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The International Space Station Should be Preserved

The opinions expressed by columnists are their own and do not necessarily represent the views of

The Trump Administration rolled out a long-term plan to end funding for the International Space Station (ISS) in 2025, well after President Trump is no longer in power. It is easy for the rulers of today to direct future Administrations to take actions to save money and cut federal spending.  The problem with this idea is that it will hurt national security by ceding outer space to America’s many enemies and withdraw American participation in cooperative scientific research with other nations. At the end of the day this decision will not save the taxpayer any money and the costs just keep mounting.


The ISS is the only world orbiting laboratory dedicated to human space travel and it is just reaching the peak of scientific utility. The case for ending direct funding for the ISS is to dedicate more resources to deep space exploration. This should not be an “either-or” proposition and we can have both. After the shuttle’s all landed for good it began to look like America’s time in space was on its way down. The ISS has become a shining example of what we can do in space and allowed for cutting edge research never before dreamt of. Following through with this policy directive will hurt the American space program when it is finally on the rise.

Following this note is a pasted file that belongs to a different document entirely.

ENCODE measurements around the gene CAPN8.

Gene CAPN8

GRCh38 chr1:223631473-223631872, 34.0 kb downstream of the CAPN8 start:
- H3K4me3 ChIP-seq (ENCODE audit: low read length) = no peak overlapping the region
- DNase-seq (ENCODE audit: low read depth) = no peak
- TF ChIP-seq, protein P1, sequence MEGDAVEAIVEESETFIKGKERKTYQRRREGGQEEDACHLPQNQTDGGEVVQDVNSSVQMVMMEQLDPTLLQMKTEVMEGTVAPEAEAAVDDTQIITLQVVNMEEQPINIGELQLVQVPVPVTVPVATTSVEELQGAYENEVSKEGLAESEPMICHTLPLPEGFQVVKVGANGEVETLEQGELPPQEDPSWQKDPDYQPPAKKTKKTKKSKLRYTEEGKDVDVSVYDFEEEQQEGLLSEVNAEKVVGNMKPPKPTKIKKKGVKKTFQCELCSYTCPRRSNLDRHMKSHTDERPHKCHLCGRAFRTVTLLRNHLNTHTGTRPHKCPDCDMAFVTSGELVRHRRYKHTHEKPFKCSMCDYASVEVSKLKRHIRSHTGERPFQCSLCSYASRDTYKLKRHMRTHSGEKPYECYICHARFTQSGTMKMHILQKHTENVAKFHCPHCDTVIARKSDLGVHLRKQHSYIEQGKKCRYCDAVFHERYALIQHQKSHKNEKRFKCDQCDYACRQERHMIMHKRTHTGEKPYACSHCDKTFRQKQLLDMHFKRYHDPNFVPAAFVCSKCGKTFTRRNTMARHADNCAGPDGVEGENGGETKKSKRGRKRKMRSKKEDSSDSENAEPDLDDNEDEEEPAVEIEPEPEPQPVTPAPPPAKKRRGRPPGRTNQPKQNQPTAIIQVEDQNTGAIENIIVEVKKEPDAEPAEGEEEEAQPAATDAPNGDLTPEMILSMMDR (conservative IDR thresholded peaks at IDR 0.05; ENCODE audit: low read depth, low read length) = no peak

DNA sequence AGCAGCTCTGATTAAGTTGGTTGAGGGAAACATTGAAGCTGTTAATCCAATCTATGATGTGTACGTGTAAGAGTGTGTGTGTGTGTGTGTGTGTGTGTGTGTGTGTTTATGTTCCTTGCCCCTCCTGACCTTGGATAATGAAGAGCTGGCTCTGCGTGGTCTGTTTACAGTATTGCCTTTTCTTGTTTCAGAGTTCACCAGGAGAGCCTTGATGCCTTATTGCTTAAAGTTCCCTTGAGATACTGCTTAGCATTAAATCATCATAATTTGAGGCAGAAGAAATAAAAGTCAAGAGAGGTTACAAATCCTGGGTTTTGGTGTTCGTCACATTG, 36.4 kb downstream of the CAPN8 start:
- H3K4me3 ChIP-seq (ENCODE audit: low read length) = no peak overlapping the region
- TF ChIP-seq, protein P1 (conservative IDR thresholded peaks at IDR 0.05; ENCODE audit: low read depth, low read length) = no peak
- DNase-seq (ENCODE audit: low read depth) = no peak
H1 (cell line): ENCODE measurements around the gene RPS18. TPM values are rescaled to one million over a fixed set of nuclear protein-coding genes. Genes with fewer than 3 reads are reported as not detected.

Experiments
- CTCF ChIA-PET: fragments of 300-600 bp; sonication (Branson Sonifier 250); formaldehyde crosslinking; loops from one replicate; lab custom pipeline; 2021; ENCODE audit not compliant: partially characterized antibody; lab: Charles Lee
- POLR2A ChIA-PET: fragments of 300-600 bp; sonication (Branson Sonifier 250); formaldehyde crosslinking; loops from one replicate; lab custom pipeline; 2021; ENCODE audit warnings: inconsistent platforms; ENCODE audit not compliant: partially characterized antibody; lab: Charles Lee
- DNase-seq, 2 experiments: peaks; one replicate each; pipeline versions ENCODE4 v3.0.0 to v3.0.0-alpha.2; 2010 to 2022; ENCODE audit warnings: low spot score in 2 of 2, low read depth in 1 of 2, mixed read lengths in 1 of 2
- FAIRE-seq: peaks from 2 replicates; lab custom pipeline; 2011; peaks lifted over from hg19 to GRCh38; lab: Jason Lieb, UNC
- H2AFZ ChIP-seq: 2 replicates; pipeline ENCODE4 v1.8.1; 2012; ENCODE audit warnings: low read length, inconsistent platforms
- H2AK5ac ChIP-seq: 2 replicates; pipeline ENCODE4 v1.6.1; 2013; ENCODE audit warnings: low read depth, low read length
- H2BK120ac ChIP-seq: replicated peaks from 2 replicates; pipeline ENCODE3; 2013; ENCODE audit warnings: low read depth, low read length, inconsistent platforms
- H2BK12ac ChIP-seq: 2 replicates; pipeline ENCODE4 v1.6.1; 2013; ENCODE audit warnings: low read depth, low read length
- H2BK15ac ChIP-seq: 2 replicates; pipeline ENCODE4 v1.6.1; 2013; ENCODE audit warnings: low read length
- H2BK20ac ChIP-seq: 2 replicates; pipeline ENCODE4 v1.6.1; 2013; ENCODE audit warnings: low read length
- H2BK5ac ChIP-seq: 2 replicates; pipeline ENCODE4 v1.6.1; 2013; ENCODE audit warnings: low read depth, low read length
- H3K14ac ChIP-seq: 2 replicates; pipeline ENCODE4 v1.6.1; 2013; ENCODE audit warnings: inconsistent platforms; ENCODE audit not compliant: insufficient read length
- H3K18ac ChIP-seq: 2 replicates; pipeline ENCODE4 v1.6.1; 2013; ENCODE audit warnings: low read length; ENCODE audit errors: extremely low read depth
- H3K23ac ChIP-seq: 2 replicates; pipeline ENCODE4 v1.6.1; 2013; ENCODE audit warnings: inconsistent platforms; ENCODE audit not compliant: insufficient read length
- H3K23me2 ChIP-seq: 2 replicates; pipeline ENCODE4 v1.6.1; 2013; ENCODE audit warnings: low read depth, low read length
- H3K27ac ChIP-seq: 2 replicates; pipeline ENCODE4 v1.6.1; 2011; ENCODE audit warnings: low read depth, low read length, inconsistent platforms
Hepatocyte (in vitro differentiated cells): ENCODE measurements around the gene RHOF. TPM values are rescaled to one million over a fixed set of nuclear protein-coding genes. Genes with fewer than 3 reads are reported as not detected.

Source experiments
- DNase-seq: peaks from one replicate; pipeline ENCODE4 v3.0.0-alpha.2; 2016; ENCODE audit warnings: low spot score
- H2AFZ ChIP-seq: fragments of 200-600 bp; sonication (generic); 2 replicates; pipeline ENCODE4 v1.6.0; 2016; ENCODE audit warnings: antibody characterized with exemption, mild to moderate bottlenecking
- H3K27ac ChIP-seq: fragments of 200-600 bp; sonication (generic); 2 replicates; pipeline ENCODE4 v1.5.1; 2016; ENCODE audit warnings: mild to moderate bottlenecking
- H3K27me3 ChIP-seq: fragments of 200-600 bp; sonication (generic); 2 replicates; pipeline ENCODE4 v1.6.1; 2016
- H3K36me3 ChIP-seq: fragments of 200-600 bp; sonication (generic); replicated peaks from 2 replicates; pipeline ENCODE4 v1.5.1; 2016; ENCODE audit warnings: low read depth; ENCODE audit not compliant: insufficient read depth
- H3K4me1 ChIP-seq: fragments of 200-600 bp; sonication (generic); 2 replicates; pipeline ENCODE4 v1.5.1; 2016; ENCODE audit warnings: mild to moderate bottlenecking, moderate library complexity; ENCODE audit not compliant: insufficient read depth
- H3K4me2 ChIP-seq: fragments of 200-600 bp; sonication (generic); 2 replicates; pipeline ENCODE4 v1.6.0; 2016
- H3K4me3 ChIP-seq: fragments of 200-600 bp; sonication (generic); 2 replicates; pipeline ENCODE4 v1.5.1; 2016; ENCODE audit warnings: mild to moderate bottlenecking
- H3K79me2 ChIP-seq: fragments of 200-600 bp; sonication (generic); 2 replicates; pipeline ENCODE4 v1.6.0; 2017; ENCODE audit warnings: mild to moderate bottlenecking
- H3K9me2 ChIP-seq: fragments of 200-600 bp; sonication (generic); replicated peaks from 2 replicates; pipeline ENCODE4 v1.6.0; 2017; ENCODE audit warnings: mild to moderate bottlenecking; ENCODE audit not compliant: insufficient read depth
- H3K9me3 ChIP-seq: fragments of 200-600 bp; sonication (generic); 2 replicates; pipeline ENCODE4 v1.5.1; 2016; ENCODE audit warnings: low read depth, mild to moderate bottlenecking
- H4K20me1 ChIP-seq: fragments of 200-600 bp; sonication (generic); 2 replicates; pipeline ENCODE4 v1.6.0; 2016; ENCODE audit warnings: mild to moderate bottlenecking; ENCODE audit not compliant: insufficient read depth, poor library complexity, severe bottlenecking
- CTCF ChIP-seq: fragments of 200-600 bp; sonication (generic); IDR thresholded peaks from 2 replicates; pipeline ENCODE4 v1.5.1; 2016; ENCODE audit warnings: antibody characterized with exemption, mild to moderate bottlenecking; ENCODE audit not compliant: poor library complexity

FYI – did you know that the ISS is the largest spacecraft in human history and represents the investment of hundreds of billions of dollars from at least fifteen different countries? It is a unique model of efficiency that proves to the world that cooperative space exploration is possible. 

Abandoning the space station would risk American space dominance and leadership. NASA is the world model for space management and can lead both deep space exploration and man the ISS. It is possible to manage international and commercial partners in both deep space and the ISS, but there should not be any plans to give away the ISS to corporate interests when this is a national security asset in addition to a cooperative place for scientific research.  


Despite the current focus on deep space exploration and plans to send craft to Mars, continued operations in the ISS are necessary to accomplish critical scientific research that can’t be done by deep space flight.  

According to NASA, the International Space Station engages in unique “micro-gravity research” and conduced over 300 experiments every month. These experiments help develop drugs to improve health. The scientific research is conducted by five space agencies and 15 nations and is a model of international cooperation. While there has been a long standing political hostility between the United States and Russia, this space station is an example of where Americans and Russians have worked together on common goals. Ending American financial support for ISS will hurt America’s standing in the world and weaken U.S. influence over deep space exploration. 

The Hill reported on May 16, 2018 of Senator Ted Cruz’s (R-TX) strong support for the ISS and he said at a hearing he chaired, “Prematurely canceling a program for political reasons costs jobs and wastes billions of dollars. We cannot afford to continue to pursue policies that have consequences of creating gaps in capability, that send $3 1/2 billion in taxpayer money to the Russian government, or that create a leadership vacuum in low-earth orbit that provides a window of opportunity for the Chinese to capitalize on it.”  


This is an issue that has conservatives fighting to keep America’s leadership in space travel intact.

If the plan were to be implemented to phase out federal funding of the space station, that would imperil American leadership in space for the future.  

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